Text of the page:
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Coll 29/36 'Kerman: consulate buildings' [‎69r] (139/216)

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The record is made up of 1 file (107 folios). It was created in 9 Mar 1923-27 Mar 1940. It was written in English. The original is part of the British Library: India Office The department of the British Government to which the Government of India reported between 1858 and 1947. The successor to the Court of Directors. Records and Private Papers.


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reduction of 10% i.e*, Tomans 26,000 in round figures. If I had
chosen to regard him as a hard pressed debtor who must dispose
of his property %t once in order to avoid bankruptcy it is
possible that X might have induced him to accept a largeer
reduction. This attitude however did not appear to lie to be a
proper one to adopt towards an old friend of the British
Government who has undoubtedly suffered much both financially
and in prestige on account of that friendship. Moreover, it
seemed to me politically advantageous to keep Sardar Nusrat
still under some obligation to the British Government as he is
one of the very few influential men here who has been con
sistently friendly to our interests. Assuming therefore that it
is not Government’s intention to take advantage of the financial
straits to which Sardar Uusrat has been reduced in order to
drive a hard, rockbottom, bargain I think Tomans 26,000 is a
figure fair to both sides and I recommend that Government may be
pleased to purchase the property at that price. At the present
rate of Exchange the equivalent in Rupees is Rs.69,333-5-4 or
Rupees 9,333-5-4 more than the Rupees 60,000 sanctioned by
Government. I regret that I have not been able to keep within the
figures given by ray predecessor but they were necessarily merely
estimates, liable to modification in the light of a detailed and
more accurate assessment. I may add that Sardar Uusrat has
agreed to continue the supply of water for the garden free till
the end of the present crop season and to maintain in perpetuity,
an avenue of trees leading up to the Consulate entrance. These
concessions, if estimated in hard cash, are worth Tomans 400.
6. The outstanding amount of the loan due from Sardar Nusrat
is Tomans 14,000 so that if the sale price of 26,000 Tomans is
approved Government will have to pay Tomans 12,000 or Rs.32,000/-
After deducting rent due for the current year the total amount
of interest outstanding on 30th July 1927 will be Tomans 800,
(i.e., difference between interest and rent for two years from
31st July 1925 at 400 Tomans). I would however strongly recommend
that Government be pleased to waive the recovery of this amount.
It has frequently been stated ever since this Consulate was

About this item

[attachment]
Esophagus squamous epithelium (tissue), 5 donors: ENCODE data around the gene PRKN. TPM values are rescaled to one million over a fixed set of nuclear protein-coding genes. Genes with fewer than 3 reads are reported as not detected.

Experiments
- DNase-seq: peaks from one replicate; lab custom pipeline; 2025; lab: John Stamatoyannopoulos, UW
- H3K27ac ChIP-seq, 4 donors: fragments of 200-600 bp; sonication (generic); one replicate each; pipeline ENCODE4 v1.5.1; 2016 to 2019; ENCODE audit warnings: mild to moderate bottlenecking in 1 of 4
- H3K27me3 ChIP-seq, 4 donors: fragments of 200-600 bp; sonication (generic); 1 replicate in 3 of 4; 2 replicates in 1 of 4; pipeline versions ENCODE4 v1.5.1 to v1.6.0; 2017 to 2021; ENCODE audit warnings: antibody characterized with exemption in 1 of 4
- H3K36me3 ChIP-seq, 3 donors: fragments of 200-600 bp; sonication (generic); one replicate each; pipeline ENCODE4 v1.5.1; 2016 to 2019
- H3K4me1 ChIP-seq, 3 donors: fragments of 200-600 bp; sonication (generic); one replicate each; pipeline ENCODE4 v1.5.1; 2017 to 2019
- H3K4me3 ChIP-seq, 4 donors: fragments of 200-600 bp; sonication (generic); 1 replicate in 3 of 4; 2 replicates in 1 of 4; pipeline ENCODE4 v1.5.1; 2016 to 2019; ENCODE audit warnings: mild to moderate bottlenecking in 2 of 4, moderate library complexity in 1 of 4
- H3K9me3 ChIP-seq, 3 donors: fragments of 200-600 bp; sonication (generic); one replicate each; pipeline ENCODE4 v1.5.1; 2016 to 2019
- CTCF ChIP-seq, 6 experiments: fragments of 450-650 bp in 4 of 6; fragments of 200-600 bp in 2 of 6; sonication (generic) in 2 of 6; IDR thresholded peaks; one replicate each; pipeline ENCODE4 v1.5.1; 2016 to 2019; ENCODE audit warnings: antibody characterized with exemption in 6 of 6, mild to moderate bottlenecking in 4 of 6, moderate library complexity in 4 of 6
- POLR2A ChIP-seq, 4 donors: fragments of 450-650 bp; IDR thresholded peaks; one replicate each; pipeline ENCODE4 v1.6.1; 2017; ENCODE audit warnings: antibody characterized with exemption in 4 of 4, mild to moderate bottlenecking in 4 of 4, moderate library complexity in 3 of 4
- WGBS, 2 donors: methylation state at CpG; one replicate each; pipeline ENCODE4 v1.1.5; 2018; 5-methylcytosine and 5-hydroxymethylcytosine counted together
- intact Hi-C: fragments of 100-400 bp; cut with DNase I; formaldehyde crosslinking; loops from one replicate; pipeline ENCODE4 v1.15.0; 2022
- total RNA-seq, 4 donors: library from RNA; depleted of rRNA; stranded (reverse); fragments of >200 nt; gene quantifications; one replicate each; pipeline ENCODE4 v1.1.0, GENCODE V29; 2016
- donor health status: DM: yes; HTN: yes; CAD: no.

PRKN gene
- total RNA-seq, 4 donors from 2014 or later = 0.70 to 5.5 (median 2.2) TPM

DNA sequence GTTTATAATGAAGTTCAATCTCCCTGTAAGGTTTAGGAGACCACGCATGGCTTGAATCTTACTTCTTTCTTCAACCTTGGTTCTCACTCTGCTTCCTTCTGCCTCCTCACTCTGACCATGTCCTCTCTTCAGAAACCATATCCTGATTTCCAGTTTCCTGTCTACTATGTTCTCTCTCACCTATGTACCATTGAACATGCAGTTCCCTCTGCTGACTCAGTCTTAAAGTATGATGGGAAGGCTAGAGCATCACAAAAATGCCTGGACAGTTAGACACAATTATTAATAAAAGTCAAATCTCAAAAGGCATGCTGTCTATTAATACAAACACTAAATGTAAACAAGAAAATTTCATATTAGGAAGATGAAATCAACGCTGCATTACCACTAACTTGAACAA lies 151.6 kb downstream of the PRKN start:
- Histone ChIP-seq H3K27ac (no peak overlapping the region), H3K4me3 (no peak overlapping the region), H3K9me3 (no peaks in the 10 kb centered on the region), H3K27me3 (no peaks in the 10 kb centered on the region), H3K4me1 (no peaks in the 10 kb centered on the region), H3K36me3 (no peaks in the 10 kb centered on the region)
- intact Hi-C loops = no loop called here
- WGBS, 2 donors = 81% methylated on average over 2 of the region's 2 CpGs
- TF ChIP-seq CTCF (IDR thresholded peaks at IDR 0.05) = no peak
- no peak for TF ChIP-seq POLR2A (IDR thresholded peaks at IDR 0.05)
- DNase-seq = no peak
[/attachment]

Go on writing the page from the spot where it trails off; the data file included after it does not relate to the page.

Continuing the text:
The file concerns the British Consulate buildings at Kerman.

The file covers:

  • payment of lease of the buildings to Agha Mirza Hussein Khan Isfandiari (initially referred to as Sardar Nasrat)
  • repayment of loan granted to Agha Mirza Hussein Khan Isfandiari
  • negotiations for the purchase of the buildings and surrounding gardens
  • maintenance and repairs
  • water supply for irrigating the Consulate gardens
  • Statements comparing the Expenditure incurred by the Government of India on Diplomatic and Consular Services in Iran in the year 1928-29 with that in the previous year (folios 15-27).

The file is composed of correspondence between the Viceroy, the Foreign Office, the India Office The department of the British Government to which the Government of India reported between 1858 and 1947. The successor to the Court of Directors. , the Government of India, the British Consulate at Kerman, the British Legation at Tehran, and the Political Resident A senior ranking political representative (equivalent to a Consul General) from the diplomatic corps of the Government of India or one of its subordinate provincial governments, in charge of a Political Residency. in the Persian Gulf Historically used by the British to refer to the sea area between the Arabian Peninsula and Iran. Often referred to as The Gulf or the Arabian Gulf. , and Agha Mirza Hussein Khan Isfandiari.

Extent and format
1 file (107 folios)

The papers are arranged in approximate chronological order from the rear to the front of the file.

Physical characteristics

Foliation: the foliation sequence for this description commences at the inside front cover with 1, and terminates at the last folio with 108; these numbers are written in pencil, are circled, and are located in the top right corner of the recto The front of a sheet of paper or leaf, often abbreviated to 'r'. side of each folio.

Written in
English in Latin script
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Coll 29/36 'Kerman: consulate buildings' [‎69r] (139/216), British Library: India Office Records and Private Papers, IOR/L/PS/12/3597, in Qatar Digital Library <> [accessed 30 March 2020]

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